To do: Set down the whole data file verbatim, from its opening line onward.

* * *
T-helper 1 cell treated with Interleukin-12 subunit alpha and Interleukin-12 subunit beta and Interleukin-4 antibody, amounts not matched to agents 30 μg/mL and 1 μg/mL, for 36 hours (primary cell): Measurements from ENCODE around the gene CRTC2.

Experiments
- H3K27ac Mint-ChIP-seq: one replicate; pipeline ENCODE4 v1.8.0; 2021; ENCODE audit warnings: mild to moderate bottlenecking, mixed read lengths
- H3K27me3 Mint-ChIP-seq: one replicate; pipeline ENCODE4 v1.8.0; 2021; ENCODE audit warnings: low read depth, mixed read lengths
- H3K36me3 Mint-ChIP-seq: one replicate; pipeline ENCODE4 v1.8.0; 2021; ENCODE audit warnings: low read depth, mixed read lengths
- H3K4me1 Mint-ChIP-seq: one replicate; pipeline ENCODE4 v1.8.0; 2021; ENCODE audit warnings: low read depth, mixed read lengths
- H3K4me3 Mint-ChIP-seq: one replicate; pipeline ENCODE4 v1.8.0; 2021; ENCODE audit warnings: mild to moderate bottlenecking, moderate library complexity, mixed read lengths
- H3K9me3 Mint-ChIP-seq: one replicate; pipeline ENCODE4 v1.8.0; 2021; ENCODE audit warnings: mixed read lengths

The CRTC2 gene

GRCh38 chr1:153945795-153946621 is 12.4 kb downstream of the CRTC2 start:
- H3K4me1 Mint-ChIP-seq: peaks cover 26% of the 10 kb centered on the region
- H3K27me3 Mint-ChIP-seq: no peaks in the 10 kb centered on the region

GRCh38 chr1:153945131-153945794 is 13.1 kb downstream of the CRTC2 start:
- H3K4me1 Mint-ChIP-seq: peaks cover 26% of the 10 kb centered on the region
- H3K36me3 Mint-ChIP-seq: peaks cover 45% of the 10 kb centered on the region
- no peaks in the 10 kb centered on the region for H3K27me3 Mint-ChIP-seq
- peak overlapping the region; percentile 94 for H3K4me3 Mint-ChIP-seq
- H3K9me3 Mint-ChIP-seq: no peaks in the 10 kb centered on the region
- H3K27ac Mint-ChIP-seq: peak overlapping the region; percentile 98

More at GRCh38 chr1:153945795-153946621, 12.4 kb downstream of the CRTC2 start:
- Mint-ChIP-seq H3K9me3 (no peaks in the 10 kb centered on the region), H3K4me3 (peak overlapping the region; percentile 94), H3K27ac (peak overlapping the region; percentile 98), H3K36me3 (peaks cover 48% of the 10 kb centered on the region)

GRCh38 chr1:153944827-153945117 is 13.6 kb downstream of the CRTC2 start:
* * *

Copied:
T-helper 1 cell treated with Interleukin-12 subunit alpha and Interleukin-12 subunit beta and Interleukin-4 antibody, amounts not matched to agents 30 μg/mL and 1 μg/mL, for 36 hours (primary cell): Measurements from ENCODE around the gene CRTC2.

Experiments
- H3K27ac Mint-ChIP-seq: one replicate; pipeline ENCODE4 v1.8.0; 2021; ENCODE audit warnings: mild to moderate bottlenecking, mixed read lengths
- H3K27me3 Mint-ChIP-seq: one replicate; pipeline ENCODE4 v1.8.0; 2021; ENCODE audit warnings: low read depth, mixed read lengths
- H3K36me3 Mint-ChIP-seq: one replicate; pipeline ENCODE4 v1.8.0; 2021; ENCODE audit warnings: low read depth, mixed read lengths
- H3K4me1 Mint-ChIP-seq: one replicate; pipeline ENCODE4 v1.8.0; 2021; ENCODE audit warnings: low read depth, mixed read lengths
- H3K4me3 Mint-ChIP-seq: one replicate; pipeline ENCODE4 v1.8.0; 2021; ENCODE audit warnings: mild to moderate bottlenecking, moderate library complexity, mixed read lengths
- H3K9me3 Mint-ChIP-seq: one replicate; pipeline ENCODE4 v1.8.0; 2021; ENCODE audit warnings: mixed read lengths

The CRTC2 gene

GRCh38 chr1:153945795-153946621 is 12.4 kb downstream of the CRTC2 start:
- H3K4me1 Mint-ChIP-seq: peaks cover 26% of the 10 kb centered on the region
- H3K27me3 Mint-ChIP-seq: no peaks in the 10 kb centered on the region

GRCh38 chr1:153945131-153945794 is 13.1 kb downstream of the CRTC2 start:
- H3K4me1 Mint-ChIP-seq: peaks cover 26% of the 10 kb centered on the region
- H3K36me3 Mint-ChIP-seq: peaks cover 45% of the 10 kb centered on the region
- no peaks in the 10 kb centered on the region for H3K27me3 Mint-ChIP-seq
- peak overlapping the region; percentile 94 for H3K4me3 Mint-ChIP-seq
- H3K9me3 Mint-ChIP-seq: no peaks in the 10 kb centered on the region
- H3K27ac Mint-ChIP-seq: peak overlapping the region; percentile 98

More at GRCh38 chr1:153945795-153946621, 12.4 kb downstream of the CRTC2 start:
- Mint-ChIP-seq H3K9me3 (no peaks in the 10 kb centered on the region), H3K4me3 (peak overlapping the region; percentile 94), H3K27ac (peak overlapping the region; percentile 98), H3K36me3 (peaks cover 48% of the 10 kb centered on the region)

GRCh38 chr1:153944827-153945117 is 13.6 kb downstream of the CRTC2 start: